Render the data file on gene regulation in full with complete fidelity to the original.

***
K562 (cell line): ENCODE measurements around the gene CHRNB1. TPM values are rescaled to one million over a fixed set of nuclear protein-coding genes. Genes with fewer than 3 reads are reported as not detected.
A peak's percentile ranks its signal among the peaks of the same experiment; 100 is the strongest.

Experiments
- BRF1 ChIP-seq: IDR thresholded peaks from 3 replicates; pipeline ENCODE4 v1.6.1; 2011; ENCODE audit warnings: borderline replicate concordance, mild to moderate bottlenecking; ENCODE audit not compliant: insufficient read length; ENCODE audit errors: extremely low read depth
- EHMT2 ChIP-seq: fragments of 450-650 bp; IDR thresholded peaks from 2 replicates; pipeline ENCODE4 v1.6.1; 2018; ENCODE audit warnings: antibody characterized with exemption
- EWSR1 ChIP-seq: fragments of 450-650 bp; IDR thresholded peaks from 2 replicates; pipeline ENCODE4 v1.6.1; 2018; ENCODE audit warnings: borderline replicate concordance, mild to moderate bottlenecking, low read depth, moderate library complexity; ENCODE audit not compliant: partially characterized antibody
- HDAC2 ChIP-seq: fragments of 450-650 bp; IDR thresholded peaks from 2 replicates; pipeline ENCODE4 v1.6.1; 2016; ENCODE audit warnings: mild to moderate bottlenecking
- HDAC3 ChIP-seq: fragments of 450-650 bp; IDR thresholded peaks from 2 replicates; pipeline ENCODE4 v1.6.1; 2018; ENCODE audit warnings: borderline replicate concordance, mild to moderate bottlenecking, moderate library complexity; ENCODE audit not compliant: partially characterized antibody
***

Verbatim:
K562 (cell line): ENCODE measurements around the gene CHRNB1. TPM values are rescaled to one million over a fixed set of nuclear protein-coding genes. Genes with fewer than 3 reads are reported as not detected.
A peak's percentile ranks its signal among the peaks of the same experiment; 100 is the strongest.

Experiments
- BRF1 ChIP-seq: IDR thresholded peaks from 3 replicates; pipeline ENCODE4 v1.6.1; 2011; ENCODE audit warnings: borderline replicate concordance, mild to moderate bottlenecking; ENCODE audit not compliant: insufficient read length; ENCODE audit errors: extremely low read depth
- EHMT2 ChIP-seq: fragments of 450-650 bp; IDR thresholded peaks from 2 replicates; pipeline ENCODE4 v1.6.1; 2018; ENCODE audit warnings: antibody characterized with exemption
- EWSR1 ChIP-seq: fragments of 450-650 bp; IDR thresholded peaks from 2 replicates; pipeline ENCODE4 v1.6.1; 2018; ENCODE audit warnings: borderline replicate concordance, mild to moderate bottlenecking, low read depth, moderate library complexity; ENCODE audit not compliant: partially characterized antibody
- HDAC2 ChIP-seq: fragments of 450-650 bp; IDR thresholded peaks from 2 replicates; pipeline ENCODE4 v1.6.1; 2016; ENCODE audit warnings: mild to moderate bottlenecking
- HDAC3 ChIP-seq: fragments of 450-650 bp; IDR thresholded peaks from 2 replicates; pipeline ENCODE4 v1.6.1; 2018; ENCODE audit warnings: borderline replicate concordance, mild to moderate bottlenecking, moderate library complexity; ENCODE audit not compliant: partially characterized antibody